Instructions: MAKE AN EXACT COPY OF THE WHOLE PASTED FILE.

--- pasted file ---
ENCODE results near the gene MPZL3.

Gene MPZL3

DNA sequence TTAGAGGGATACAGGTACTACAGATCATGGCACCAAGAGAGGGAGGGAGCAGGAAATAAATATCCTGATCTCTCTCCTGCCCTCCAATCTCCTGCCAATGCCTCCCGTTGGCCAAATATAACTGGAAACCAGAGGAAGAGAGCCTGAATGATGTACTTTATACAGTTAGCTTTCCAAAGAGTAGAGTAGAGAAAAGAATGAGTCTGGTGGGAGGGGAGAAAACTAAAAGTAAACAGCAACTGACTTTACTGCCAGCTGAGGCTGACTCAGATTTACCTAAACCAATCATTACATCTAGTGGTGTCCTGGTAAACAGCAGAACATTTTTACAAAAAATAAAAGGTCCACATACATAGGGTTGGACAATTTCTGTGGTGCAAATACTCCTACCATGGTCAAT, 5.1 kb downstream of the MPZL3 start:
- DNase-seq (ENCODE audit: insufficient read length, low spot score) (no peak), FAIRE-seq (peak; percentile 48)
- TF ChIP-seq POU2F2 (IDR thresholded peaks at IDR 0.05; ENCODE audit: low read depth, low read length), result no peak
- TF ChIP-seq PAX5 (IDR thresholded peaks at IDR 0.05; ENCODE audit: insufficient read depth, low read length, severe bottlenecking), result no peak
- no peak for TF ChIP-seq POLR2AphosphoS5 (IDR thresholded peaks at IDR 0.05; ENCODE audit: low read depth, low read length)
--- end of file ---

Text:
ENCODE results near the gene MPZL3.

Gene MPZL3

DNA sequence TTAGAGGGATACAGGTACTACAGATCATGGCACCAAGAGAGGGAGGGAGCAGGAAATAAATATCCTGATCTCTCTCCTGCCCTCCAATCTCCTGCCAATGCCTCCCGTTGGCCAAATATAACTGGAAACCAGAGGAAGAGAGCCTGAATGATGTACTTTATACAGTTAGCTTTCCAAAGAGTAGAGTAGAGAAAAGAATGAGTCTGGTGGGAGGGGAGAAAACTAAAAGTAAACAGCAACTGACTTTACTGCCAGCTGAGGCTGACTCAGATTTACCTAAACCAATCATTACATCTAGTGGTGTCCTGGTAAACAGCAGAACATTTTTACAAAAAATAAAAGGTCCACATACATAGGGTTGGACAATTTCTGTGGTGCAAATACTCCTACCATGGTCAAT, 5.1 kb downstream of the MPZL3 start:
- DNase-seq (ENCODE audit: insufficient read length, low spot score) (no peak), FAIRE-seq (peak; percentile 48)
- TF ChIP-seq POU2F2 (IDR thresholded peaks at IDR 0.05; ENCODE audit: low read depth, low read length), result no peak
- TF ChIP-seq PAX5 (IDR thresholded peaks at IDR 0.05; ENCODE audit: insufficient read depth, low read length, severe bottlenecking), result no peak
- no peak for TF ChIP-seq POLR2AphosphoS5 (IDR thresholded peaks at IDR 0.05; ENCODE audit: low read depth, low read length)